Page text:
Will the new minister get to grips with pressing problems like teacher retention, or head for new directions?
Damian Hinds replaced Justine Greening as education secretary after she resigned from government yesterday.
Delighted to be appointed Education Secretary – looking forward to working with the great teachers & lecturers in our schools, colleges & universities giving people the opportunities to make the most of their lives— Damian Hinds (@DamianHinds) January 8, 2018
Hinds has been Conservative MP for East Hampshire since 2010 and has moved from the post of employment minister. He was educated at St Ambrose College, a Catholic grammar school in Cheshire, before studying philosophy, politics and economics at the University of Oxford.
After a relatively short 546 days in her post, Greening – the first comprehensive-educated secretary of state for education – refused the post of minister for work and pensions as part of a cabinet reshuffle. Her resignation comes just a month since she set out a new action plan for social mobility.
Honour & privilege to serve in Govt since 2010. Social mobility matters to me & our country more than my ministerial career. I'll continue to do everything I can to create a country that has equality of opportunity for young people & I’ll keep working hard as MP for Putney.— Justine Greening (@JustineGreening) January 8, 2018
Calls for stability
Hinds has worked on the issue of social mobility before, chairing the all-party parliamentary group on social mobility in 2012. But there are concerns he will scrap existing plans like this in favour of more headline-grabbing initiatives for the department for education. Speaking to Schools Week, Paul Whiteman, general secretary for the headteacher union NAHT warned new education secretaries ‘often feel that new announcements are obligatory’. Many hope Hinds prioritises stability over new initiatives.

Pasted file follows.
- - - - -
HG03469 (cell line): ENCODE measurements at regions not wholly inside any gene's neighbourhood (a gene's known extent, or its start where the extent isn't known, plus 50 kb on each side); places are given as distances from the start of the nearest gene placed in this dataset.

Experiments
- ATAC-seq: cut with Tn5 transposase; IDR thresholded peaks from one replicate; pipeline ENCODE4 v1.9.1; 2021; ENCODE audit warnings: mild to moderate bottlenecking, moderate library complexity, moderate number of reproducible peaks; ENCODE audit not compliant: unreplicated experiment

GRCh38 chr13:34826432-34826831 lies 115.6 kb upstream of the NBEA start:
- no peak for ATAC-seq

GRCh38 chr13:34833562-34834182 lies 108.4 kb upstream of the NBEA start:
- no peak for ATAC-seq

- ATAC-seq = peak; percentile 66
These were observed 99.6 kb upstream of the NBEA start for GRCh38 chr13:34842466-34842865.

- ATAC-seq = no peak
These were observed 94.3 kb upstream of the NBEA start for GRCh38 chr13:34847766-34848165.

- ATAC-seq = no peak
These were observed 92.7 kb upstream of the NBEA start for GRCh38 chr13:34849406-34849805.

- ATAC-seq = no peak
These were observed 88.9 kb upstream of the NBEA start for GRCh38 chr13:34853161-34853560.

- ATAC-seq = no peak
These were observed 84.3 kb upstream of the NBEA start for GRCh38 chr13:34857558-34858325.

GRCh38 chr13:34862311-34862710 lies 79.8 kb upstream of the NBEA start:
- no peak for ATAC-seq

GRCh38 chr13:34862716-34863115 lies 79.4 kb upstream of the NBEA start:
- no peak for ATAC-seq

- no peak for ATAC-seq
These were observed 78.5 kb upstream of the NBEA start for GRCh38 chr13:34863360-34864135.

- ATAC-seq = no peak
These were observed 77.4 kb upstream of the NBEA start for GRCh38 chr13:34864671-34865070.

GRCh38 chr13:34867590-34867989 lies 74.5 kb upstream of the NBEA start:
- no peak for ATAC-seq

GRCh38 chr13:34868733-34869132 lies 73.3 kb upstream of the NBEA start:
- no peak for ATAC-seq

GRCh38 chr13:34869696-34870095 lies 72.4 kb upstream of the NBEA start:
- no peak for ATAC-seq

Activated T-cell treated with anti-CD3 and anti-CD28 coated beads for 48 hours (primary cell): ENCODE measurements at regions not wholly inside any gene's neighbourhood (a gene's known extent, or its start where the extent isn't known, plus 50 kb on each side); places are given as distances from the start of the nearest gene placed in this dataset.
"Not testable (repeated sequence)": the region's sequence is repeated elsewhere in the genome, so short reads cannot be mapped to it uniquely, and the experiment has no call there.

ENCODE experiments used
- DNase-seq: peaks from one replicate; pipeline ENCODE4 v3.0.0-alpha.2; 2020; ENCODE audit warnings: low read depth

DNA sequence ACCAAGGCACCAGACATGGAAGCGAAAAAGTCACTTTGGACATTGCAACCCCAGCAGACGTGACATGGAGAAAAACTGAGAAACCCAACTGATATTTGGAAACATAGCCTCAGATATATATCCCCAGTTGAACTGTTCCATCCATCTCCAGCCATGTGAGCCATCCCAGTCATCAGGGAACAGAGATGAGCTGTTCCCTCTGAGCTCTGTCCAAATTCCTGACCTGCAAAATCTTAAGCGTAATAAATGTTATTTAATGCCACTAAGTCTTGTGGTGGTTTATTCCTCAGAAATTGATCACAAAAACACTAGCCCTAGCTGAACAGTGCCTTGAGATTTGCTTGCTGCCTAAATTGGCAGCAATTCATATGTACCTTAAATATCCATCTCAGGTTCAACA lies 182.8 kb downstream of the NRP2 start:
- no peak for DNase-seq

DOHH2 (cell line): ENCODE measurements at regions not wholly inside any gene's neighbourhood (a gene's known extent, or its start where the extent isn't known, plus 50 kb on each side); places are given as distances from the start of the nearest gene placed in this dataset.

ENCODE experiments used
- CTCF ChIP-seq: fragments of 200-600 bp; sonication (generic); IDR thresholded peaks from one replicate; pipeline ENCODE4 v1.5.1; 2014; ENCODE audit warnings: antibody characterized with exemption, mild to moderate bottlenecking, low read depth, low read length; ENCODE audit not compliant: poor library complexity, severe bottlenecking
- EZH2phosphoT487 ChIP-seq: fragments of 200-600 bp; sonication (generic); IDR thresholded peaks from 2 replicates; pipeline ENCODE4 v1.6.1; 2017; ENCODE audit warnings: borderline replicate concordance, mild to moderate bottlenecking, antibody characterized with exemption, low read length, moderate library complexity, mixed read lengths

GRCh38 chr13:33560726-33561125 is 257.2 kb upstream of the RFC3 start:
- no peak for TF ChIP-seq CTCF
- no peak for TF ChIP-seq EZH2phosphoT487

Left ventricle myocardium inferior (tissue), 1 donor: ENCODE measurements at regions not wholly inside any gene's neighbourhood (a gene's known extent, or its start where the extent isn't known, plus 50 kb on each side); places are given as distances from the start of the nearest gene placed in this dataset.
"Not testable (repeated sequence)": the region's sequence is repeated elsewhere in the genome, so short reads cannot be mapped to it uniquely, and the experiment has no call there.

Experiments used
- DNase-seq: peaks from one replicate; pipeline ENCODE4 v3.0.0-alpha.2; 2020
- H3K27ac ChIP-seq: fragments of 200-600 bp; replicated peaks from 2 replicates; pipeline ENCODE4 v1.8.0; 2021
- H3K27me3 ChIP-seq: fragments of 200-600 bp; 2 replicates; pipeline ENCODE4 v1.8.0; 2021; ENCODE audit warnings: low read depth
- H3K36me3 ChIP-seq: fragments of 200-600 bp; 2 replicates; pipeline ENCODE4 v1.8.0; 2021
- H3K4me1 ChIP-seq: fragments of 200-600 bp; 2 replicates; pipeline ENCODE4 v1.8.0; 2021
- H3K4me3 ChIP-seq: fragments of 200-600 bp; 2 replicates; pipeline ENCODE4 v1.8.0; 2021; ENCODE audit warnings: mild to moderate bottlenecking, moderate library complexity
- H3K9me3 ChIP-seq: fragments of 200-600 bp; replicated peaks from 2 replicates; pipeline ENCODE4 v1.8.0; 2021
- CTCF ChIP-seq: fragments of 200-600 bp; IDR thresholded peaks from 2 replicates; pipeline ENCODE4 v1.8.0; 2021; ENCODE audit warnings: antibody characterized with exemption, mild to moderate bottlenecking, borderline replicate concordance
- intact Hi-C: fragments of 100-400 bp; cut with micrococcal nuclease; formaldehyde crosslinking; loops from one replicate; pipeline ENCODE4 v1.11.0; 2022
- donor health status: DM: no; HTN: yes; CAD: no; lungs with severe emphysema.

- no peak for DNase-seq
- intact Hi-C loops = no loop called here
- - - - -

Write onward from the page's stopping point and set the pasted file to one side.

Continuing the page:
Well, after so many ministers in the role over the last 7 years, please bring stability in policy decisions and listen to all stakeholders in the sector including industry to prepare for & address the huge future skills need especially in #STEM & #engineering #cabinetreshuffle— Scott Wilkins (@ScottWilkins80) January 8, 2018
A long to-do list
Two other issues (among many) the education community hopes Hinds addresses are school budgets and teacher recruitment and retention. In science, retention is a particular problem, as science teachers were reported as 26% more likely to leave their school than similar teachers in other subjects.
First priority has to be to look at teacher retention and then looking at the mess that is the multiple routes into teaching.— Paul Hopkins (@hopkinsmmi) January 8, 2018
Funding, teacher recruitment and retention (mainly addressing workload) have to be key focuses here! Hoping to see a bright future for education, a sector close to my heart!— Matt Roberts (@Mroberts90Matt) January 8, 2018
Job number 1. LISTEN to us— Ricky Emms (@trickyricky83) January 8, 2018
Job number 2. Give us adequate funding.
Job number 3. Stop changing things that don't need changing, change the things that do (with advice from the sector) and let us do what we do best... Educate children.